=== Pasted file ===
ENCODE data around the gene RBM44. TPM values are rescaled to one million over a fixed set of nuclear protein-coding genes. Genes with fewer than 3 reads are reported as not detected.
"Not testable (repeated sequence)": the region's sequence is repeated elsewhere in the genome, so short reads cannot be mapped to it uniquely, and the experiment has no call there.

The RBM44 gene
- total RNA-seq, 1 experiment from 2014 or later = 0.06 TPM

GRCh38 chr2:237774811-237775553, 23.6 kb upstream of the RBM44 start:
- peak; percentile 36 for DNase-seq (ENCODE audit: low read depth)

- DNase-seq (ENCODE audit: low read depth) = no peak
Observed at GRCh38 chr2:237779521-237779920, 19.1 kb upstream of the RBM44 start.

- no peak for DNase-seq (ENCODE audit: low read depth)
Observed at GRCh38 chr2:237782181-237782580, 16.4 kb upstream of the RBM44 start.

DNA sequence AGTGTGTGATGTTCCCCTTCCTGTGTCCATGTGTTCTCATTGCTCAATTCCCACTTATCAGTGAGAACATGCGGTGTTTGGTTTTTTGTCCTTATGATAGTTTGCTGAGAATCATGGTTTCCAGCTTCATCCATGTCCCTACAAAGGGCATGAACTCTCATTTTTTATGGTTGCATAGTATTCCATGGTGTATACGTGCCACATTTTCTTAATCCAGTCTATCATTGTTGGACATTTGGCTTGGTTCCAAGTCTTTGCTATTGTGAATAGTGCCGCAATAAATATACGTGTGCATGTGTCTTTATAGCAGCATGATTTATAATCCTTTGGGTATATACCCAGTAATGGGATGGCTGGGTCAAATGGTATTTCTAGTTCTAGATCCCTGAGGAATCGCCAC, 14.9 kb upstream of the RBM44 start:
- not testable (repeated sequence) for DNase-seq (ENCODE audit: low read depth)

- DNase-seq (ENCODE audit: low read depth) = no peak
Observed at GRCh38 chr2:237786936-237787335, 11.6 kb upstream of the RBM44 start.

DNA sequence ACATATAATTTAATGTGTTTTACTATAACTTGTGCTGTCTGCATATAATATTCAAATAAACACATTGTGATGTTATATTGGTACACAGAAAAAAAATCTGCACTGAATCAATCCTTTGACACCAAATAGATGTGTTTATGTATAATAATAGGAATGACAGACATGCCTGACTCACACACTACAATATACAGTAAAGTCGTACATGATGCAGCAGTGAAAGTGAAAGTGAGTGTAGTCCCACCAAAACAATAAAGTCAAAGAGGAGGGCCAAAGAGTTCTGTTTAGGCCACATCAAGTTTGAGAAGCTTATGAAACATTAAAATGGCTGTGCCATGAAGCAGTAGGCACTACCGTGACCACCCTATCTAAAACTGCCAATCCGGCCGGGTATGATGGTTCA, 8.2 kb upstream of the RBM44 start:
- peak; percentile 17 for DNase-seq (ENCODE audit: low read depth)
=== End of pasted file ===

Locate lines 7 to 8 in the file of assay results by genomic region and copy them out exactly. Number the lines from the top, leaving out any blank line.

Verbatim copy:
- DNase-seq (ENCODE audit: low read depth) = no peak
Observed at GRCh38 chr2:237779521-237779920, 19.1 kb upstream of the RBM44 start.